Well-Ventilated with Quality Filter System

Whether it’s an extraction facility or processing plant, air movement and carbon filtration is paramount. Ventilation ensures the air doesn’t become stagnant, which results in pathogens like mildew. As mentioned, mold spreads through airborne spores that go seeking for damp places to grow and reproduce. This is why processing facilities shouldn’t just be climate-controlled, but they should also take special precautions and have high-quality filters and ventilation.

Well-ventilated hemp processing facilities help reduce the risk of uneven distribution of heat and humidity. They also prevent pest infestations, like spider mites, and the spread of bacteria. Proper ventilation is also important for the health and safety of the people working in the hemp processing plant.

Protection from Direct Sunlight and the Elements

Exposure to extreme temperatures and ultraviolet light can cause a healthy harvest to degrade. So, not only is the best environment for hemp processing climate-controlled with high-quality filters and ventilation systems, but it should also be in an enclosed space that protects the product from direct sunlight, extreme heat or cold from the outdoors, and elements that may break down the delicate parts of the hemp plant like its buds and seeds.

Modern Equipment

Beyond a highly controlled facility with state-of-the-art filter and ventilation system, the equipment being used for processing should also be designed to be dust- and contamination-free. This is why it’s not ideal to use traditional equipment like belt conveyors, screw augers, bucket elevators, pneumatic, and vacuum conveyors when moving industrial hemp materials around the facility. These types of conveying systems either have poor inlet designs or speeds that are so high that they cause the materials to separate or break, leading to degradation. They are also prone to temperature changes, which may cause the fragile parts of the hemp plant to break down due to the heat and friction.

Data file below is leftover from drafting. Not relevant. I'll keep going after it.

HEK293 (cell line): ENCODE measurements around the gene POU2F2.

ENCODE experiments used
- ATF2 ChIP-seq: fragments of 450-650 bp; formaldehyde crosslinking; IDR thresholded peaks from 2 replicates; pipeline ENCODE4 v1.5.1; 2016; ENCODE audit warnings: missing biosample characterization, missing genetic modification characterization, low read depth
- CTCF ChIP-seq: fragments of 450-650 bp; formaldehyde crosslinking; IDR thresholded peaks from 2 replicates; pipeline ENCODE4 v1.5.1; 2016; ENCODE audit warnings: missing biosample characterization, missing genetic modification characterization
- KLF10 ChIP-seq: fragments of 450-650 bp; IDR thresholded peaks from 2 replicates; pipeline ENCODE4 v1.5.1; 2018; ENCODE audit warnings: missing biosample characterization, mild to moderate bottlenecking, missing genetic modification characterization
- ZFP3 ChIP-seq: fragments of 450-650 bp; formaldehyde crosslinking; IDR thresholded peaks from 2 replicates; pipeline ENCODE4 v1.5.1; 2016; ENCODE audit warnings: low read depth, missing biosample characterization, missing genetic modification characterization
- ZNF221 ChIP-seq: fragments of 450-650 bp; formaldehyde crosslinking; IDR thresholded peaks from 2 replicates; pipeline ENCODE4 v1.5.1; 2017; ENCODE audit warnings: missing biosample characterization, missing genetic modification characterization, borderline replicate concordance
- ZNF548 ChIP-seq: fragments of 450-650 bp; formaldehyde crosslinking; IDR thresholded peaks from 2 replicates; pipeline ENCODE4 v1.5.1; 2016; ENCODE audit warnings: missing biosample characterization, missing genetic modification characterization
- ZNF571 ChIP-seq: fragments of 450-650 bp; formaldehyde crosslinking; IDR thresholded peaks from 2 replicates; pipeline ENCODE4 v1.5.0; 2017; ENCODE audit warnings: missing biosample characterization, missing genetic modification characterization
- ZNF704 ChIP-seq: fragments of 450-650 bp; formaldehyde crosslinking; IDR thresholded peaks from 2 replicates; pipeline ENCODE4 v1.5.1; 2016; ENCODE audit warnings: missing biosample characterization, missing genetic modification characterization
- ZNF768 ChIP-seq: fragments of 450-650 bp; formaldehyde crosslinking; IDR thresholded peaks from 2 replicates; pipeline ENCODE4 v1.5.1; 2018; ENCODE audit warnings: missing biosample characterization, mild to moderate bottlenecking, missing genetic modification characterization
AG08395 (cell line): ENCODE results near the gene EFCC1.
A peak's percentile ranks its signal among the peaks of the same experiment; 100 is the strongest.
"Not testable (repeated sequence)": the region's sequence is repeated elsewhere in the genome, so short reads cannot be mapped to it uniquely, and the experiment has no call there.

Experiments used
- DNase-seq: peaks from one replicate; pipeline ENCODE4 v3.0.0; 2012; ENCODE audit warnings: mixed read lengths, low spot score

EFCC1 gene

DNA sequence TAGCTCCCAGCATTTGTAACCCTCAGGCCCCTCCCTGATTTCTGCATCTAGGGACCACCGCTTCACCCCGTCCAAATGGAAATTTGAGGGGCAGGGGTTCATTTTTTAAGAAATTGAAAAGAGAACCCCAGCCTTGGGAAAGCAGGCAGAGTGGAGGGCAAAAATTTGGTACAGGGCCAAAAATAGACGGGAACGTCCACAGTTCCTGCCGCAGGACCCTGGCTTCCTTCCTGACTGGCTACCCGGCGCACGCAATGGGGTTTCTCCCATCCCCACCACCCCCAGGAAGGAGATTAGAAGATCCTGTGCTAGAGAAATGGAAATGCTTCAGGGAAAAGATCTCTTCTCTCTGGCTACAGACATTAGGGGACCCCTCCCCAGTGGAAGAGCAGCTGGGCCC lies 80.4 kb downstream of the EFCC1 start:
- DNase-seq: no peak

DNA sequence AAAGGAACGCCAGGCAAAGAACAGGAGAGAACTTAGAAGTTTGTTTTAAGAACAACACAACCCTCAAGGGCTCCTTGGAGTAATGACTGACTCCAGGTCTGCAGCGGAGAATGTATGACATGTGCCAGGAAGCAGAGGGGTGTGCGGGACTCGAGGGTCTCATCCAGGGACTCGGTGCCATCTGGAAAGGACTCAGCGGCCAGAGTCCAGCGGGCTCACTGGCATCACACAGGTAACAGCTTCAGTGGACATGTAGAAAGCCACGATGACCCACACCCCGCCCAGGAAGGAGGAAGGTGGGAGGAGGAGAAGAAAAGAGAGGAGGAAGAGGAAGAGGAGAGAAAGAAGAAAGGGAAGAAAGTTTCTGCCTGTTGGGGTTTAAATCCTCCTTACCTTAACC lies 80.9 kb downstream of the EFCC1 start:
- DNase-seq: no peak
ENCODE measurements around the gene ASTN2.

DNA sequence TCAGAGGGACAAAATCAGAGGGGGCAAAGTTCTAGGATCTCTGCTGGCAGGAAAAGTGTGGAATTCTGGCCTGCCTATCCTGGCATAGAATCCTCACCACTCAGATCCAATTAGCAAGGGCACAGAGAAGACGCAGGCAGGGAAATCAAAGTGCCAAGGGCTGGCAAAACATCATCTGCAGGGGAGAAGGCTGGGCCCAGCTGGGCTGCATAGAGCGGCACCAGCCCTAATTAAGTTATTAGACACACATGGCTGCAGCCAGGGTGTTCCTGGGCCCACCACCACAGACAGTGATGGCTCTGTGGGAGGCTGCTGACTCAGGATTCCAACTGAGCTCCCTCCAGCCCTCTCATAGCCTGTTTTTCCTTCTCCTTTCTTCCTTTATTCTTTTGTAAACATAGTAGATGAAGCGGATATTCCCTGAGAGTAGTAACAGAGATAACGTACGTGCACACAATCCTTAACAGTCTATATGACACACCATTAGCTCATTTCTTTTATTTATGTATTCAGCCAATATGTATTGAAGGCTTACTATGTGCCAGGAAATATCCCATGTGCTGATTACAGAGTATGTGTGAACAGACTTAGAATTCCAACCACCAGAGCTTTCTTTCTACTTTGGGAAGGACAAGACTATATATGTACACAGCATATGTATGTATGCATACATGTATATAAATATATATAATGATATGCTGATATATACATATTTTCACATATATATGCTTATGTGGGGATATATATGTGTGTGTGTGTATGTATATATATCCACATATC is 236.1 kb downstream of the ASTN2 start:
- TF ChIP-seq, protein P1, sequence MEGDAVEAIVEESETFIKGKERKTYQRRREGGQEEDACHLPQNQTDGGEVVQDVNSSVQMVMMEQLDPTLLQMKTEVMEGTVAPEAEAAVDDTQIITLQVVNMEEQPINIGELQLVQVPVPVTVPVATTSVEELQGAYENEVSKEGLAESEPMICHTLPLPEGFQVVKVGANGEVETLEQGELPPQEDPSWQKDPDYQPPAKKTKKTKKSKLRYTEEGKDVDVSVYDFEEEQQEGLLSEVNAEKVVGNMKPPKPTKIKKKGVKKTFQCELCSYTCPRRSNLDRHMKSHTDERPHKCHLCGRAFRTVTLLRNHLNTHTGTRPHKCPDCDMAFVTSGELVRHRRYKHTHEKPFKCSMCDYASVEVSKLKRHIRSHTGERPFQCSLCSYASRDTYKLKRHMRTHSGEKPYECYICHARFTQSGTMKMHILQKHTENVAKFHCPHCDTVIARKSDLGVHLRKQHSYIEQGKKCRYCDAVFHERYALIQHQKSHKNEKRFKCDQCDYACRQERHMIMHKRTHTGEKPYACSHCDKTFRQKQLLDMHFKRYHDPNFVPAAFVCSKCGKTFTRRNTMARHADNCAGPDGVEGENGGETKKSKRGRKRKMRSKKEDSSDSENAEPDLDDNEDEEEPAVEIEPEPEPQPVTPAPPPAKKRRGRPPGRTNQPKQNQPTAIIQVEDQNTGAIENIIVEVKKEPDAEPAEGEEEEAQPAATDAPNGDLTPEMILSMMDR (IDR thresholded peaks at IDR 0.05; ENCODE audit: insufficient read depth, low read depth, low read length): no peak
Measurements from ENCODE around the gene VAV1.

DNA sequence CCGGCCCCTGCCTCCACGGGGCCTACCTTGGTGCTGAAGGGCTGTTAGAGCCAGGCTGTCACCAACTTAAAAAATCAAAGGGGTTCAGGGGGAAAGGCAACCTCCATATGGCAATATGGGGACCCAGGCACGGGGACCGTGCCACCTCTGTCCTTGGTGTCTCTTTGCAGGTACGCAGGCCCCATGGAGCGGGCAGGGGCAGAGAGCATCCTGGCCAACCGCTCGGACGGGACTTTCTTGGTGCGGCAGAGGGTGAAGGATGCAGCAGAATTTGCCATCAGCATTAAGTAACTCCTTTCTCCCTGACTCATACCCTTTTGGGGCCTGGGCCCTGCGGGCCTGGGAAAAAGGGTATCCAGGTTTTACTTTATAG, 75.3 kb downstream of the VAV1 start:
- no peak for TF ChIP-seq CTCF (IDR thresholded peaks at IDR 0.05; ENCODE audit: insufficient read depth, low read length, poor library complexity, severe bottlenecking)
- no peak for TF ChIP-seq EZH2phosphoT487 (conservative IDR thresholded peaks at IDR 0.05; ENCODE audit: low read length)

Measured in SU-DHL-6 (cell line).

Tubular drag conveyor systems not only work more efficiently at moving delicate materials such as hemp seeds, hemp pellets, and hemp biomass, but they were also designed to keep dust and contaminants out. Modern tubular drag conveyors have stainless-steel tubes made with either nylon or UHMW discs that have no screws or bolts where particles may accumulate. To maintain the utmost cleanliness, even its connectors are made of stainless steel. The system will likely have removable parts for easy cleaning or can be cleaned-in-place (CIP).

Because the tubular drag conveyor system has an enclosed tube for moving materials, hemp material is kept clean and safe, no matter where they are conveyed within the facility. This not only maintains the integrity of the product but ensures there is no spillage or product loss.


As the stigma surrounding cannabis and hemp decreases, more entrepreneurs perceive hemp as an economic crop and want a piece of the multi-billion dollar industry. However, because industrial hemp programs are still in their infancy in most states, the industry still needs some time to grow and establish whether or not the processes and controls they’ve put in place are enough.

To compete in the hemp marketplace, business owners need to be prepared to invest in advanced technology and equipment to ensure they are processing hemp in the best environment possible. This calls for a facility that is climate-controlled, well-ventilated with quality filters, and enclosed to protect the product from the elements. Lastly, both the harvesting equipment and the processing equipment should be of the highest standard, as they may be the last to touch the product before the harvested hemp is stored, packed for distribution, or proceeds to harvest processing to be turned into an industrial hemp product.